Britain's professional recording artists are so angry about their copyrights expiring after 50 years that some even rose from the dead to sign a recording-industry petition for copyright term extension:
If you read the list, you'll see that at least some of these artists are apparently dead (e.g. Lonnie Donegan, died 4th November 2002; Freddie Garrity, died 20th May 2006). I take it the ability of these dead authors to sign a petition asking for their copyright terms to be extended can only mean that even after death, term extension continues to inspire.
(via Boing Boing)
In the wake of the consumer backlash against DRM, major label EMI (you know, the ones who made all their CDs "Copy Controlled" a while ago) have started tentatively experimenting with selling unencrypted MP3s. Will wonders never cease?
Don't get too excited yet, though; the only things EMI are selling as easily-copiable MP3s are adult-contemporary and Christian rock, because
nobody'd want to pirate those the audiences for those would be less inclined to copy them. And even so, there was apparently tremendous opposition to this move within the label's management. So don't expect to be able to buy official MP3s of Hot Chip or I'm From Barcelona just yet.
Alan McGee, founder of the Creation and Poptones labels, on why music copyright terms should not be extended:
One argument the industry used is that the revenue generated from back catalogues is what underpins record companies' ability to invest in new artists, so to close of this endless stream of cash would impoverish the quality of new music. This doesn't seem such an unreasonable point until you reflect that they have had fifty years to rake in billions from The Beatles. Also, the notion of the back catalogue acting as crutch to fund new talent seems to imply that more contemporary acts have brought home peanuts. This would be very sad indeed if it were anywhere near the truth.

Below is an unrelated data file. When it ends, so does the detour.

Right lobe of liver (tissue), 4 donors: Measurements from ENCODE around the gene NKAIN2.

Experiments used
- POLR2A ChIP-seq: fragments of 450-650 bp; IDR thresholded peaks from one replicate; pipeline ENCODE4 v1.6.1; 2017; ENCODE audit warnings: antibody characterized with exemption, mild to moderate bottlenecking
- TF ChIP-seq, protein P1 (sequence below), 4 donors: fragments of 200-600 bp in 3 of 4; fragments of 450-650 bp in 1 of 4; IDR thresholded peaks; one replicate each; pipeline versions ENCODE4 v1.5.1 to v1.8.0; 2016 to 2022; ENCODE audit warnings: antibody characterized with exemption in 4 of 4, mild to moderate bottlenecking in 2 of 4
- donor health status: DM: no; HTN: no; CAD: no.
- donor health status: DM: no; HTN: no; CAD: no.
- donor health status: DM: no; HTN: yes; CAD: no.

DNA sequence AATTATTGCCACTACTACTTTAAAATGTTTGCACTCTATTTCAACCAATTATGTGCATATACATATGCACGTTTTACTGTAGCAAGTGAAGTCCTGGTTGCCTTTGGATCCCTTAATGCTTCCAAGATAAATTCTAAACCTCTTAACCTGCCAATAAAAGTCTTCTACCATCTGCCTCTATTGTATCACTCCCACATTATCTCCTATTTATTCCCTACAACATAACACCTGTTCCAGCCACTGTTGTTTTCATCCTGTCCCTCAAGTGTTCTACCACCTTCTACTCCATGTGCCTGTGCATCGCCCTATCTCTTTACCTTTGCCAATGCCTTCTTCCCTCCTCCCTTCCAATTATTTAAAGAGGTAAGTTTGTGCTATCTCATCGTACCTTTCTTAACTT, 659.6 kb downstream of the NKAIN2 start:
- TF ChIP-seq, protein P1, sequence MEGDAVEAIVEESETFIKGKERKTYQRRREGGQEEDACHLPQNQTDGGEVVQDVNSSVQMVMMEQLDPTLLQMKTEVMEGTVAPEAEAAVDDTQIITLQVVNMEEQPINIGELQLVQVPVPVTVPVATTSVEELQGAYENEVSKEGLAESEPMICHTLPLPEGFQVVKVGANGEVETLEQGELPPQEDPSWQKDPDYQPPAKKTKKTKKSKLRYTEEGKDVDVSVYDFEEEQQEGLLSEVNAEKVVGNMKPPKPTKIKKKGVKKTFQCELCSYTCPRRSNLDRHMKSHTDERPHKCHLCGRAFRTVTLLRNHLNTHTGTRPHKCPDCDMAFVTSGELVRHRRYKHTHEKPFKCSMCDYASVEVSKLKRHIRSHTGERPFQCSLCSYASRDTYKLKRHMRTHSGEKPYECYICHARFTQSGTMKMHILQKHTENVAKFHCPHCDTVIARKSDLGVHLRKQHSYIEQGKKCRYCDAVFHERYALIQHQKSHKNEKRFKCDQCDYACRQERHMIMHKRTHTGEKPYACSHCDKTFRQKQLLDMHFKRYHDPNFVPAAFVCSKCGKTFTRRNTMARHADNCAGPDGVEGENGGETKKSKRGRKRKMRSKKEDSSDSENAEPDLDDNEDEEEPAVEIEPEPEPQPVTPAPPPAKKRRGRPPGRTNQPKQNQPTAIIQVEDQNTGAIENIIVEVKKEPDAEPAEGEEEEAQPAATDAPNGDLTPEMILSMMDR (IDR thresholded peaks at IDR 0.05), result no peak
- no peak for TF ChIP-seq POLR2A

In the case of early blues and country, the lapse of copyright has had numerous positive consequences. The songs being highly accessible and the constant repackaging and proliferation of different compilations has helped to keep interest alive and, if anything, spread the influence of some of the most important music of all time throughout the generation
More importantly, though: Why should the legacy of The Beatles be treated as some sacred cash cow and held at arm's length from those that gave and continue to give The Beatles their success - the fans? Without people's initial support and continuing identification with the music, The Beatles would be a long forgotten name.
The Australian government has backed down slightly on its draconian copyright laws. It still is considerably more severe and pro-Big Copyright than the existing laws, though at least now consumers don't face the possibility of on-the-spot fines for possession of iPods or general-purpose computers, and search engines don't need to obtain permission in advance for indexing web pages. Share a file with a friend, however, and the law will, if you're unlucky, break you.
"While Labor still has some reservations about the Government's overall approach to copyright, the bill that passed the Senate today is a million times better than the one Mr Ruddock pushed through the house," she said in a statement.
"The Free Trade Agreement with the United States means the worst aspects of the American Copyright system has been imported into Australian law but with none of the consumer safeguards such as open ended fair use rights that exist in the United States," said Greens senator Kerry Nettle.
(via Boing Boing)
While Big Copyright is more or less having free rein with using Australia as a laboratory for new forms of feudalism, they're having less luck in the UK, where the government, surprisingly enough, looks set to reject a proposal to extend sound recording copyright to 95 years. Which would put Britain in the unprecedented position of being the only major economy in which post-war commercial cultural products have entered the public domain; this means that Cliff Richard's earliest songs will become public property next year, and EMI will start losing the Beatles' copyrights in 2013; meanwhile, Mick Hucknall's dreams of a socialist utopia are cruelly dashed. Of course, this is not a done deal; it's not unlikely that a stern word from Washington will pull Britain back into line.